Long-Acting Injectable Antipsychotic Medications: Why Aren’t They Used as Often as Oral Formulations?

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Long-Acting Injectable Antipsychotic Medications: Why Aren't They Used as Often as Oral Formulations?

J Psychosoc Nurs Ment Health Serv. 2019 Mar 01;57(3):7-10

Authors: Limandri BJ

Abstract
Long-acting injectable (LAI) antipsychotic medications have been around since the 1960s as alternatives to oral formulations to improve medication adherence. LAIs are similar enough to their corresponding oral formulations to be used interchangeably and have convincing evidence of improving consistency in pharmacotherapy that reduces the rates of relapse and frequency of hospitalization for individuals with psychosis. So why are they not used as often? The current article presents an argument to initiate LAIs early in treatment as a way of establishing consistency in treatment, thereby, potentially improving client outcomes. [Journal of Psychosocial Nursing and Mental Health Services, 57(3), 7-10.].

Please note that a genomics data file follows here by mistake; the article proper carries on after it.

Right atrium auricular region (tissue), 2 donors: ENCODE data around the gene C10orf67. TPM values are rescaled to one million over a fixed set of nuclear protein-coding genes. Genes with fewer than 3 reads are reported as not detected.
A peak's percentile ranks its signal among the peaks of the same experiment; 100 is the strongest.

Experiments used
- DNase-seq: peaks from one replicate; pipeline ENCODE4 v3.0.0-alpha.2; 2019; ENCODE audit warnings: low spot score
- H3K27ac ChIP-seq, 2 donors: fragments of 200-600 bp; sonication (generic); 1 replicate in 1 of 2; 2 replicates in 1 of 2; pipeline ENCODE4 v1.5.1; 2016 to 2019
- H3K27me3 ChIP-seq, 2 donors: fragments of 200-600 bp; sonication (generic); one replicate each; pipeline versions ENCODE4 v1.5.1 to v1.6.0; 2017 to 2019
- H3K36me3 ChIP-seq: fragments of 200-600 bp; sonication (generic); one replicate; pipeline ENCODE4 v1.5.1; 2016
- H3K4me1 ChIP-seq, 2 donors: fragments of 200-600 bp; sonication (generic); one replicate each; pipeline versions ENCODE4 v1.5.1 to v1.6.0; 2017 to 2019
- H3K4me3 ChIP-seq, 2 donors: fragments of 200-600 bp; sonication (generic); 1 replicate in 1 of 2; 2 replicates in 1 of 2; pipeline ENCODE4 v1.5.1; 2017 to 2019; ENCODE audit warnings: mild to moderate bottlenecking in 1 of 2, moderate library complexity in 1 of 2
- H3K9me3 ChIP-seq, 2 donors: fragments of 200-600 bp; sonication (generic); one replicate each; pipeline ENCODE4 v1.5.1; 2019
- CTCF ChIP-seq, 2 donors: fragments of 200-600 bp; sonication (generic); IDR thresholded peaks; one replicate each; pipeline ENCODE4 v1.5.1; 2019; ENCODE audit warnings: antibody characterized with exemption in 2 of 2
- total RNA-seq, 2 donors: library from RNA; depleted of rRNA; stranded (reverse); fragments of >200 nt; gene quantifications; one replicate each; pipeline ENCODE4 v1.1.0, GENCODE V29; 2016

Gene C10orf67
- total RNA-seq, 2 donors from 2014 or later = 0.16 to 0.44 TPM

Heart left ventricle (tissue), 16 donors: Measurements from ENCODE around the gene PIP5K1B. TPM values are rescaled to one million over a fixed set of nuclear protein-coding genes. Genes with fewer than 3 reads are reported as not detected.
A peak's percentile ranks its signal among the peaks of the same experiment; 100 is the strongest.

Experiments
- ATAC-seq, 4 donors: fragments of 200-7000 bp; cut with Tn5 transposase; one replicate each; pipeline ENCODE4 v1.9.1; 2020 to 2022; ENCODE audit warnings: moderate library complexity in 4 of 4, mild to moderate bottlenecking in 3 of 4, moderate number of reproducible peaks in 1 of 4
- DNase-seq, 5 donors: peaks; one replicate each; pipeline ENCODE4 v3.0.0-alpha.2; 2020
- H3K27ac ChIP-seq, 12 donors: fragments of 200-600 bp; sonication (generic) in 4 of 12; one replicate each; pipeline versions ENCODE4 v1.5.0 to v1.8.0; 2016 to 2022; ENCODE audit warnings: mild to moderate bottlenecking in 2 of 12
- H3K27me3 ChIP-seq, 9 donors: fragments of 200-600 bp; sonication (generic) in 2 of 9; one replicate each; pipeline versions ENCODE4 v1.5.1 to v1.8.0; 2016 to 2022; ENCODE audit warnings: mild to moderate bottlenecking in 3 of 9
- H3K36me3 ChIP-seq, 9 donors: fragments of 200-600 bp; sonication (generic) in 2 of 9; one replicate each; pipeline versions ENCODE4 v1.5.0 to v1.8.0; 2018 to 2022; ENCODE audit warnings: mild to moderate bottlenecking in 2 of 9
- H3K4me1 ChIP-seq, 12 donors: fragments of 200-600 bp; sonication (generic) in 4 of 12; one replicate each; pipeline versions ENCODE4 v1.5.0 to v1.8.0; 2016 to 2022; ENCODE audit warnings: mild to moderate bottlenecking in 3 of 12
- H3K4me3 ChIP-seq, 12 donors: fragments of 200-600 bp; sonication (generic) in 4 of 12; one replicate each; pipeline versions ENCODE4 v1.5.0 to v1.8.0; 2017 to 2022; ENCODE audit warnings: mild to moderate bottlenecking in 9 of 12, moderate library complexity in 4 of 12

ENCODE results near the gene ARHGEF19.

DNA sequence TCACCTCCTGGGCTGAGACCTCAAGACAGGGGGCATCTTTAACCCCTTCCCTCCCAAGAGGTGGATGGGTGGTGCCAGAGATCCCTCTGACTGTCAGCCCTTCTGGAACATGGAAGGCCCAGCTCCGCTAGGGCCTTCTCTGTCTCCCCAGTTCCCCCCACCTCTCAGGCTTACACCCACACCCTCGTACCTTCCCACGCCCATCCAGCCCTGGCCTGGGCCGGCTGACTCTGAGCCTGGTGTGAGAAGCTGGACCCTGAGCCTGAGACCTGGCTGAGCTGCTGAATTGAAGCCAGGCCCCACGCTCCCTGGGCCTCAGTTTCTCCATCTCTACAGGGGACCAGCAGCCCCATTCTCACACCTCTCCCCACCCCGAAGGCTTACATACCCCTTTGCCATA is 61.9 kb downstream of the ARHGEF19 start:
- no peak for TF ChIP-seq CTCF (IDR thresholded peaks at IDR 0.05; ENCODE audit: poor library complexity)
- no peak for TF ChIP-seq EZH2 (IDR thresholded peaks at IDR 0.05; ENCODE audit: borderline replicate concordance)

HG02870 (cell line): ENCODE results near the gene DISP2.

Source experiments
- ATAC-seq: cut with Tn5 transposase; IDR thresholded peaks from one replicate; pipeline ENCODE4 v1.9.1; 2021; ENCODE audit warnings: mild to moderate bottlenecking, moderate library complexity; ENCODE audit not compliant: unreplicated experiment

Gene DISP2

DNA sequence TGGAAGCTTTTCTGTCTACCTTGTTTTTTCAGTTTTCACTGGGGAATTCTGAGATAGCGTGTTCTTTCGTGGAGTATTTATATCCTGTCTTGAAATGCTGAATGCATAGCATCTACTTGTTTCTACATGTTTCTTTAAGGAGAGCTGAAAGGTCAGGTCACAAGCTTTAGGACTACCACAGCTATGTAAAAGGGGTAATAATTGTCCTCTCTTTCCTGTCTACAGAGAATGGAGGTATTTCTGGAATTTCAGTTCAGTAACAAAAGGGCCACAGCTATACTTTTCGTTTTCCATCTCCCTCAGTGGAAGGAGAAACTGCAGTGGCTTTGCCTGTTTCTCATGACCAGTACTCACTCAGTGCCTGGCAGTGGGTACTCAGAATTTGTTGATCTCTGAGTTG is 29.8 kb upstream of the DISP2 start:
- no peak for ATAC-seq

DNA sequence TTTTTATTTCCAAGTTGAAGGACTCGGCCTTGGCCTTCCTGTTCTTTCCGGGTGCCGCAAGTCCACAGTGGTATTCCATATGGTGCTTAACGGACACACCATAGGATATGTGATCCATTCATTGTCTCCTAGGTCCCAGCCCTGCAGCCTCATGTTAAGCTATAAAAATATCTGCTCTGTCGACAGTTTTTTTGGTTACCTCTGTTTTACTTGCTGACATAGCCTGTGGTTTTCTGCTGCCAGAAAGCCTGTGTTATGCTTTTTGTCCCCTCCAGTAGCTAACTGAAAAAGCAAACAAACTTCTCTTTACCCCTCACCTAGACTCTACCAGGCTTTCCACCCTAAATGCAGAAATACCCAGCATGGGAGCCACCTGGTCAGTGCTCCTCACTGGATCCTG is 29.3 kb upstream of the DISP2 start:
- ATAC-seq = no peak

PMID: 30835795 [PubMed - in process]